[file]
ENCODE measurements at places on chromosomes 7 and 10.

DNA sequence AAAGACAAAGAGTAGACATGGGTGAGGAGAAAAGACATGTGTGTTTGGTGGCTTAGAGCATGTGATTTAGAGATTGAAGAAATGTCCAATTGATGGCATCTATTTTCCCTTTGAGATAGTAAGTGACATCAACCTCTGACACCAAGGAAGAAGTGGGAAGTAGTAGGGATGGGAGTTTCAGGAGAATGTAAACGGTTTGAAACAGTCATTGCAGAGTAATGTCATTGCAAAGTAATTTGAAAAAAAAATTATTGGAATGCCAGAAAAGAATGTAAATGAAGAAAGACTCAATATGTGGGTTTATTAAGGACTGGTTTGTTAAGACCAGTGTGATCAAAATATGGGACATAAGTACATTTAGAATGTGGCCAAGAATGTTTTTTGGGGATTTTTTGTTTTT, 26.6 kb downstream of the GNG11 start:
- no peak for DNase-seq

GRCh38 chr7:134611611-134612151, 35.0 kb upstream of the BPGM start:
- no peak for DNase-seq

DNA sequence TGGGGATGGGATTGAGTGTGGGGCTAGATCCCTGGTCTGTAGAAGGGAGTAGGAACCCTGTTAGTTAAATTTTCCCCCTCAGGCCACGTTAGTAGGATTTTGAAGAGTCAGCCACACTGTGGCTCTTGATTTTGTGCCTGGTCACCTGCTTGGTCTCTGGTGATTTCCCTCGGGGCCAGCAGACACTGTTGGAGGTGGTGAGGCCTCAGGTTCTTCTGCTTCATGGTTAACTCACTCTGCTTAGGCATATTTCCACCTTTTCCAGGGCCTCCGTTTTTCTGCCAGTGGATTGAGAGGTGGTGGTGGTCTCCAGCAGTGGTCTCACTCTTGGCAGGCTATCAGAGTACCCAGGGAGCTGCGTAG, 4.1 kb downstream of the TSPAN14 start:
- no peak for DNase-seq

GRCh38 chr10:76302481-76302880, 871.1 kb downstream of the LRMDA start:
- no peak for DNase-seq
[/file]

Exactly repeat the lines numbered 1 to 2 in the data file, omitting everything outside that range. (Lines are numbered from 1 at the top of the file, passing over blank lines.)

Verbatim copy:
ENCODE measurements at places on chromosomes 7 and 10.

DNA sequence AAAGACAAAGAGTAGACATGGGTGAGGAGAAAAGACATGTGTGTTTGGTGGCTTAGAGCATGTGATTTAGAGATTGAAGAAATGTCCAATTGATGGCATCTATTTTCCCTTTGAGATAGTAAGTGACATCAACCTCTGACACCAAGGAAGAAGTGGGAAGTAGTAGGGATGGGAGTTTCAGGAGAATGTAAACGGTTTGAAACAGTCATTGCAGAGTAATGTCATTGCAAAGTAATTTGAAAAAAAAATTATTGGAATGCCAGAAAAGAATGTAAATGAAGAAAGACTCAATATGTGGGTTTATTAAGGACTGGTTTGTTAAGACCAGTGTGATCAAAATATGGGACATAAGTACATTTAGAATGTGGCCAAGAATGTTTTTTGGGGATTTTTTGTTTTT, 26.6 kb downstream of the GNG11 start: